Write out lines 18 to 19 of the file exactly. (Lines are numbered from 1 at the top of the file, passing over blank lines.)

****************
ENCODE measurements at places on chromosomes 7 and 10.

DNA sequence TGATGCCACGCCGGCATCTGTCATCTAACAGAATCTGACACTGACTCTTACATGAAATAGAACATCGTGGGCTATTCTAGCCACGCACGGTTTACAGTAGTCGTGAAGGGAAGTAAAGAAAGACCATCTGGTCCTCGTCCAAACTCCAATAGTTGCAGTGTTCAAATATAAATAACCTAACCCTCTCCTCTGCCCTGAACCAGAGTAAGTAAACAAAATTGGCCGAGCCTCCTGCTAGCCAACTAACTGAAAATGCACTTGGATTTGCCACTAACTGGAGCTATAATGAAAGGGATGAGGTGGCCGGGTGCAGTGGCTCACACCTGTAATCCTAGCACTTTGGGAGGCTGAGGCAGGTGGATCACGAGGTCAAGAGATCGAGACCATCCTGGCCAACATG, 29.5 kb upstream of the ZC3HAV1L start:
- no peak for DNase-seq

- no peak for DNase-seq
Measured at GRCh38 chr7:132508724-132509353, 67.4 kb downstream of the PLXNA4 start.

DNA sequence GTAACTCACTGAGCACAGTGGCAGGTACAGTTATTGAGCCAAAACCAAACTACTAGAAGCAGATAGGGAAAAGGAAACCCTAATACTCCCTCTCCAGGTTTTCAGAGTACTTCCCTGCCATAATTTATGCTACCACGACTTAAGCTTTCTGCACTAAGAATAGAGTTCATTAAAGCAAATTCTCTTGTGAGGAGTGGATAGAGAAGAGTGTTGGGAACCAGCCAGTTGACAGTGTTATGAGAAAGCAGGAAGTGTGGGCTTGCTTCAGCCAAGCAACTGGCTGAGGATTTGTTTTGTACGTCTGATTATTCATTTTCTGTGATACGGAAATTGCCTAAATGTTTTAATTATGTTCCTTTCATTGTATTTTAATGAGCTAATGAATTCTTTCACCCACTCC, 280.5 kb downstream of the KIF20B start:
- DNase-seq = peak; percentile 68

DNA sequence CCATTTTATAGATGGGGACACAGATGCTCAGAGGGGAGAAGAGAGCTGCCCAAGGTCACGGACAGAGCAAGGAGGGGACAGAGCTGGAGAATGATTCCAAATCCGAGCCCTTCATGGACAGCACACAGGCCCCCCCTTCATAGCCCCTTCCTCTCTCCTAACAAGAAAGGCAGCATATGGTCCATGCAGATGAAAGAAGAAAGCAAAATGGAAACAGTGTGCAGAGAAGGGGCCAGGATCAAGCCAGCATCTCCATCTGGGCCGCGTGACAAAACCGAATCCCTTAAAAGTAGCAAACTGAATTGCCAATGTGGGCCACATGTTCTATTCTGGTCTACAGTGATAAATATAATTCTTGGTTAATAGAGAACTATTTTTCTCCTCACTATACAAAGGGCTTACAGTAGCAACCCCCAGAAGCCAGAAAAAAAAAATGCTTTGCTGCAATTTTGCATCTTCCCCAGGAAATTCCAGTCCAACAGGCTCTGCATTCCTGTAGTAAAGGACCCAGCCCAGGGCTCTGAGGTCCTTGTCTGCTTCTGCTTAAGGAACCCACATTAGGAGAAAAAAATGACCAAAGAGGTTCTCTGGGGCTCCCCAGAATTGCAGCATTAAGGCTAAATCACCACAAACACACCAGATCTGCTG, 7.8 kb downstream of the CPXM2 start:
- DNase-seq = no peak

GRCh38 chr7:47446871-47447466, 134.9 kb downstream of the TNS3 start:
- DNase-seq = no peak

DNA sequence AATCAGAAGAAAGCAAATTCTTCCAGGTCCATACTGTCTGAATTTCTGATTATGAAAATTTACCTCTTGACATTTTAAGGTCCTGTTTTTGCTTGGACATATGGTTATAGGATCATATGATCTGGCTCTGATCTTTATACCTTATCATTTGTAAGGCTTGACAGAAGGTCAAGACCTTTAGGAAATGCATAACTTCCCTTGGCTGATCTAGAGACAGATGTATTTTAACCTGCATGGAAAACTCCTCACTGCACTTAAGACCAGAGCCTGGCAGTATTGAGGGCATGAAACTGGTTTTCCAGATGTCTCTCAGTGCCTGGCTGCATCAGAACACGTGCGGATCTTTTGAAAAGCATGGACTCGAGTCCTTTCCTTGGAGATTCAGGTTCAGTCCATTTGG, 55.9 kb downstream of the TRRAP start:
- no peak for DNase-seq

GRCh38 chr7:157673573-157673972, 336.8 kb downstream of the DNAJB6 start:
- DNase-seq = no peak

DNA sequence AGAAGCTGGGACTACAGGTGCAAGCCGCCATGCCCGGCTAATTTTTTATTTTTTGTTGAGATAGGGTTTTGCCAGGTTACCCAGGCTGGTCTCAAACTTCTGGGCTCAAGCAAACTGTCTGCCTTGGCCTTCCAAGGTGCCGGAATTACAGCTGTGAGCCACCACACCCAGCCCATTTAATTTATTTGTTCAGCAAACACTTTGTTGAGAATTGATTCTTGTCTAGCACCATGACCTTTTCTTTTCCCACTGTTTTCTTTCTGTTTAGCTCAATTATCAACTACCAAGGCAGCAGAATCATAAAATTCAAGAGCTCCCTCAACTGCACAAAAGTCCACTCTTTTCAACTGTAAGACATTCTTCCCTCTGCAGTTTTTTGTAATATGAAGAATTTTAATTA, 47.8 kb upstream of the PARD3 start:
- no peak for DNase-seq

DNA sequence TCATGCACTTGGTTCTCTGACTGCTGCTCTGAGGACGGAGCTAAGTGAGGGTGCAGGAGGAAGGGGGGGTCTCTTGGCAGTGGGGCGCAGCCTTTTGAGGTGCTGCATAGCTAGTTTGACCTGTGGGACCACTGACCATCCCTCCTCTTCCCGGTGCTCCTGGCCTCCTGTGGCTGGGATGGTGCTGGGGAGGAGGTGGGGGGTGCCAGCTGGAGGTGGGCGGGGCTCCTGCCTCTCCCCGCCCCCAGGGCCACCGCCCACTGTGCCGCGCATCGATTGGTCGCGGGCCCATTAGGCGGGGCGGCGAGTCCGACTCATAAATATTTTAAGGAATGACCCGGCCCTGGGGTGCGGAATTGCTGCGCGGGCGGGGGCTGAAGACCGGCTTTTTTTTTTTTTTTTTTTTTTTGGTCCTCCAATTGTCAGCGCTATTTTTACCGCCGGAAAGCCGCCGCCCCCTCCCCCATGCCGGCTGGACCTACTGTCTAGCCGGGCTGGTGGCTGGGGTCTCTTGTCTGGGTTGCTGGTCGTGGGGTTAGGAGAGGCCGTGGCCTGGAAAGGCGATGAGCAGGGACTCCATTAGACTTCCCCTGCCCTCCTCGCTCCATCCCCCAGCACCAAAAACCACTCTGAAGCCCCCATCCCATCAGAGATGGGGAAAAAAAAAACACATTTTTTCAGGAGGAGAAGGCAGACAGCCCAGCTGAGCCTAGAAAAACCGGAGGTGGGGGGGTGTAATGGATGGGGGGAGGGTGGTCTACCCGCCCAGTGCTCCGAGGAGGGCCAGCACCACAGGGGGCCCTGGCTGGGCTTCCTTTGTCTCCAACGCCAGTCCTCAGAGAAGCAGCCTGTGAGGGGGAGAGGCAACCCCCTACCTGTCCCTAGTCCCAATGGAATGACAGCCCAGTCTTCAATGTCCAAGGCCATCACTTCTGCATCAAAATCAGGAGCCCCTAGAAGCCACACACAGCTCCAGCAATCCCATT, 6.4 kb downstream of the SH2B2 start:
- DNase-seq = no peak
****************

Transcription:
DNA sequence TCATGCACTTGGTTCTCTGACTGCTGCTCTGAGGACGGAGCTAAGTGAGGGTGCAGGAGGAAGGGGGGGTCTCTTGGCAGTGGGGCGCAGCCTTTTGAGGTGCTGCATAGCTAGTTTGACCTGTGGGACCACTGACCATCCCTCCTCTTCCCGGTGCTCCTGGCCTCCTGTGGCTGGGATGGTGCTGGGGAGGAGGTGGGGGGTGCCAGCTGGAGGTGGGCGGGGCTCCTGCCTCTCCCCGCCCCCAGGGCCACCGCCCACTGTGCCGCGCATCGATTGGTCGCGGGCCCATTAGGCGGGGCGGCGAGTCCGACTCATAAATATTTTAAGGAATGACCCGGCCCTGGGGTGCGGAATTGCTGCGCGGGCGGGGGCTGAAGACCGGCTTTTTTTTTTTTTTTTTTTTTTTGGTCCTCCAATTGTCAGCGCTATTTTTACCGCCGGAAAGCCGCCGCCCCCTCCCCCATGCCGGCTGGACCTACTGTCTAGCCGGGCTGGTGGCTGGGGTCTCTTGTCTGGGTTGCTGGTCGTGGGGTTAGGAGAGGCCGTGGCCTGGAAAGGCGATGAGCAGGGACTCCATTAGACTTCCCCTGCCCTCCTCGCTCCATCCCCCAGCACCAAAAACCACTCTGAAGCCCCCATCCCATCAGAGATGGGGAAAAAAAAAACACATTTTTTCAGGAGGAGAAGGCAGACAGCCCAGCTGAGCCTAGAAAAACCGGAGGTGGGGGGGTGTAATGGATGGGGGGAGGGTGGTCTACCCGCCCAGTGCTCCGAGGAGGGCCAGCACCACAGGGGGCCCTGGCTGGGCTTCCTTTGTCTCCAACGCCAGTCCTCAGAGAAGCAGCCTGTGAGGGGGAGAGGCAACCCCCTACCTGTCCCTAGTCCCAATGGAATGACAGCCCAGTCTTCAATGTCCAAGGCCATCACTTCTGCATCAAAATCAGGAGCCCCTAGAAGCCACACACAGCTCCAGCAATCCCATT, 6.4 kb downstream of the SH2B2 start:
- DNase-seq = no peak